Category : Featured

AlmaLaurea conference: “Graduates’ Social (Im)mobility and Territorial Mobility”, May 28, 2015, Italy

The Inter-university Consortium AlmaLaurea, in association with the University of Milano-Bicocca, with the support of the Italian Ministry of Education, University and Research (MIUR), is glad to invite you to the Conference:

                                                Graduates’ Social (Im)mobility and Territorial Mobility 

University of Milano Bicocca – Aula Magna 
May 28, 2015

This year’s AlmaLaurea conference has an innovative character compared to the past: a joint presentation of the two surveys, the Graduates’ Profile and the Graduates’ Employment Condition survey.

The joint presentation allows for a comprehensive portrait of Italian graduates and a more detailed exploration of the issue of graduates’ mobility, both social andterritorial. The issue will be deepened by several experts, members of the academic community and institutional representatives, and by the Minister of Education, University and Research, Stefania Giannini.

The Graduates’ Profile, involving this year nearly 250,000 graduates of 64 universities, provides a detailed picture of the main characteristics of the graduates. The Graduates’ Employment Condition survey involves more than 400,000 graduates of 71 universities belonging to the AlmaLaurea Consortium. Thanks to the recent affiliation of the universities previously participating in the “Stella” initiative, the AlmaLaurea Consortium now includes 72 universities, with a coverage of 91% of the national higher education system. The conference therefore also provides an opportunity to celebrate this important milestone for the national university system.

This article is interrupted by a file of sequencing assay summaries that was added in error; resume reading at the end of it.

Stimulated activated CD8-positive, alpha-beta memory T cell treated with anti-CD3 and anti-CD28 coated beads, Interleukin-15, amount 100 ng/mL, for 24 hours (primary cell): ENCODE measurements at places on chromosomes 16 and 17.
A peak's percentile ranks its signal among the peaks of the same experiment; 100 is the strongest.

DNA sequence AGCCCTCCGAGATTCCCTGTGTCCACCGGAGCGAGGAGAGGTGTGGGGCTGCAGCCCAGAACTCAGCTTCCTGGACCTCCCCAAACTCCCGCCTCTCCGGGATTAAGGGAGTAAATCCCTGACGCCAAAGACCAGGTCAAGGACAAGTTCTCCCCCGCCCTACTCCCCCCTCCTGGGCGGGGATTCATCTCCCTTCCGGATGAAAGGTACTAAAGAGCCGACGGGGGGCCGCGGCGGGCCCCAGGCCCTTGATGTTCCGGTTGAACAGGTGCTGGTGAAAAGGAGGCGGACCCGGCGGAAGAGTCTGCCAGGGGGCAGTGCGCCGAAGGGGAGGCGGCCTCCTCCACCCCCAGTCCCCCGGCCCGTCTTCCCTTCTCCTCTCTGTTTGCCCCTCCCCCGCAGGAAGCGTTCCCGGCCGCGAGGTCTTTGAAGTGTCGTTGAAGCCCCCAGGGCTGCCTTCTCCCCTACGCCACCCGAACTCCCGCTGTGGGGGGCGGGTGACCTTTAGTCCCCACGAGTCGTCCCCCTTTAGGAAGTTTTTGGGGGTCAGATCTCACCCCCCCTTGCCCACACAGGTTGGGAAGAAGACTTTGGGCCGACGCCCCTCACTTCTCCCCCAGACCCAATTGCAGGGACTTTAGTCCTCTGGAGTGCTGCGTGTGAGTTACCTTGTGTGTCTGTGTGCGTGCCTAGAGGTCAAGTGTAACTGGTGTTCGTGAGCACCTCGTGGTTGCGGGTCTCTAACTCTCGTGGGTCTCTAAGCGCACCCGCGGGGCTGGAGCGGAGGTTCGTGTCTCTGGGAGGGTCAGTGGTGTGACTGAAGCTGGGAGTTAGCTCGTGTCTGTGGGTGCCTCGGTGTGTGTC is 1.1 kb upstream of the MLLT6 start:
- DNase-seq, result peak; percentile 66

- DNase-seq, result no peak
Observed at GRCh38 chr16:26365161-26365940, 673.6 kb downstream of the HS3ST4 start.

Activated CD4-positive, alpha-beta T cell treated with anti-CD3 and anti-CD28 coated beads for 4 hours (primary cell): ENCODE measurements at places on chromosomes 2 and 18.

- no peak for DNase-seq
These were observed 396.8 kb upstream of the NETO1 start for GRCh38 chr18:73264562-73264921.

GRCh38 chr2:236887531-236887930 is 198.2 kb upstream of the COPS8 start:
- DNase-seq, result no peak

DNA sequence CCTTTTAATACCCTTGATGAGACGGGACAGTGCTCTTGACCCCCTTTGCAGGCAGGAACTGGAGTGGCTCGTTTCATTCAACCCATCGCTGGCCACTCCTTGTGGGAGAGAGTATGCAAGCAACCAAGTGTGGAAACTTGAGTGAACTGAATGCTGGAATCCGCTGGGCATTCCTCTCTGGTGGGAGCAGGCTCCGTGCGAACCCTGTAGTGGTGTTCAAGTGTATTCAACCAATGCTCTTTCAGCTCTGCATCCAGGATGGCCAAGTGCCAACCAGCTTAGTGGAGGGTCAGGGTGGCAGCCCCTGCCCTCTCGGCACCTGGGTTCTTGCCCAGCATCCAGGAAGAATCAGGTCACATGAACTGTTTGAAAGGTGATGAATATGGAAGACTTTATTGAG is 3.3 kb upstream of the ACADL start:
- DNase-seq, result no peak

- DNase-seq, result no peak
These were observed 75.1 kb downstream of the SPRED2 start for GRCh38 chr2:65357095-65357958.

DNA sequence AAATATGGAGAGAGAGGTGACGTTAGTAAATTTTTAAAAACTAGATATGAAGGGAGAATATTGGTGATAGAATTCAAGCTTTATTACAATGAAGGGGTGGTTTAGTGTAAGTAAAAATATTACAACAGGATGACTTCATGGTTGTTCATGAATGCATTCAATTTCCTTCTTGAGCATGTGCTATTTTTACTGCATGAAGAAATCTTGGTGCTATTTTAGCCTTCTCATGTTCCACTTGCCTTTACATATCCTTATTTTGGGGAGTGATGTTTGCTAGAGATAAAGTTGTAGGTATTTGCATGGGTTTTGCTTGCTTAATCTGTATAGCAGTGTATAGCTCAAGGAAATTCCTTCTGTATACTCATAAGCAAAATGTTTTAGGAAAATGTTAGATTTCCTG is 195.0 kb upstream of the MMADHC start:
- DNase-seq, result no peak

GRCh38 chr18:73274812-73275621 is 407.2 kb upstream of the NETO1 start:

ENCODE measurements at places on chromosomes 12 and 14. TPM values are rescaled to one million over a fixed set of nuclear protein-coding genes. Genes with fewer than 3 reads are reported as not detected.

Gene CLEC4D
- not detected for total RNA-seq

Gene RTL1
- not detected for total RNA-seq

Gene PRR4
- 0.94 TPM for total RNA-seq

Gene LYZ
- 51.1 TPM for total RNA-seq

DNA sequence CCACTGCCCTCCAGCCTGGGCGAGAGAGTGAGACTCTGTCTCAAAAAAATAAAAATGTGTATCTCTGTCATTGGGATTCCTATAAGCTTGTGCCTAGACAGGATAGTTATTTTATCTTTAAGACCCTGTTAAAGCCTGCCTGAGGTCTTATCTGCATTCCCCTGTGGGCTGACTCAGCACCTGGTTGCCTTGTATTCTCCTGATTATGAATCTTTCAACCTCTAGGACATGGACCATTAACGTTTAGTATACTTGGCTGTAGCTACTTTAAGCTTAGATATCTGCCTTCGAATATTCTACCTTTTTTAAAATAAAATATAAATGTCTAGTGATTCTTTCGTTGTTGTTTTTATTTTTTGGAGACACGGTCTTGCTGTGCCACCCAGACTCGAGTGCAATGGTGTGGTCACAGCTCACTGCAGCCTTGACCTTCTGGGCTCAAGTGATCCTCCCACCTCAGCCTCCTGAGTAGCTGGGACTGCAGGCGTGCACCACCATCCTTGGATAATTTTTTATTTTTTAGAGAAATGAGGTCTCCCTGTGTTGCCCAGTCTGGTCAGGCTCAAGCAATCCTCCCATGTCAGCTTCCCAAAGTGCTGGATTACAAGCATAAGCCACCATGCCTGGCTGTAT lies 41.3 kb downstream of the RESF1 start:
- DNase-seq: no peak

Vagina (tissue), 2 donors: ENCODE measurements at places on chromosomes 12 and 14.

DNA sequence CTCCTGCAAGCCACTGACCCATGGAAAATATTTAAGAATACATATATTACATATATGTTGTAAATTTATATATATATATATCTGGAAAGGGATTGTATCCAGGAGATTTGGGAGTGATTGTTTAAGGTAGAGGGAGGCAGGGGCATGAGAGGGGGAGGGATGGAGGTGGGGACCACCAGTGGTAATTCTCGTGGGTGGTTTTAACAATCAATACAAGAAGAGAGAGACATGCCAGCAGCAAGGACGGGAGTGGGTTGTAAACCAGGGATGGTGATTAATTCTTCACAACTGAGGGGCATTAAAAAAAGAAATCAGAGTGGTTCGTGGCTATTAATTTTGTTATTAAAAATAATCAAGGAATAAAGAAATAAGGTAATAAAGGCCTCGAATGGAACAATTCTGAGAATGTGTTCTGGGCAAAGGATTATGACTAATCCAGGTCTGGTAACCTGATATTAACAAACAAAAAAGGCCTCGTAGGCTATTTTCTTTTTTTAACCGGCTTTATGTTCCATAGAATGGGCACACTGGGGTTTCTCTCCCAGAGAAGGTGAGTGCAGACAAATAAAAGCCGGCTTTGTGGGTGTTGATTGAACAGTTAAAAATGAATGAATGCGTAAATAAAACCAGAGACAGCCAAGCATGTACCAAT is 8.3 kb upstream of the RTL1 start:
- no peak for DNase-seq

on-line registration


Webinar: “A journey through the assessment and feedback landscape: from principles to effective practice”, May 20, 11.00 CEST

A new webinar “A journey through the assessment and feedback landscape: from principles to effective practice” is due on 20 May, 2015 at 11.00 CEST, as part of the TALOE webinar series “Talks on e-assessment and learning outcomes”.

The lecturer will be Dr. Gill Ferrell, Consultant at Aspire and the E-learning Task Force Leader of EUNIS. She is going to present the outcomes of a 3 year programme of activity to enhance assessment and feedback practice in the UK. The programme involved over 30 universities working directly with around 2,200 staff and more than 6000 students covering all of the main academic disciplines. Dr. Ferrell is going to summarize a landscape review that gave an overview of academic practice and identify the factors that were most effective in delivering real change. She will also highlight the key role that effective feedback plays in assessment for learning. Some freely available tools will also be presented that can be readily applied to help other universities review and enhance their own practice and give an update on ongoing developments and opportunities for European partners to get involved with the activities.

To login into webinar go to

No previous registration is needed, but you can indicate your interest, comment the topic and put questions to the presenters in advance here

The recording of the previous webinars of the series are available on the TALOE website

Much has been said

imagesMuch has been said about MOOCs in terms of technology. At the same time, surprisingly, MOOCs are quickly disappearing from the Gartner hype curve. But are MOOCs a technology? Why such a rapid disappearance?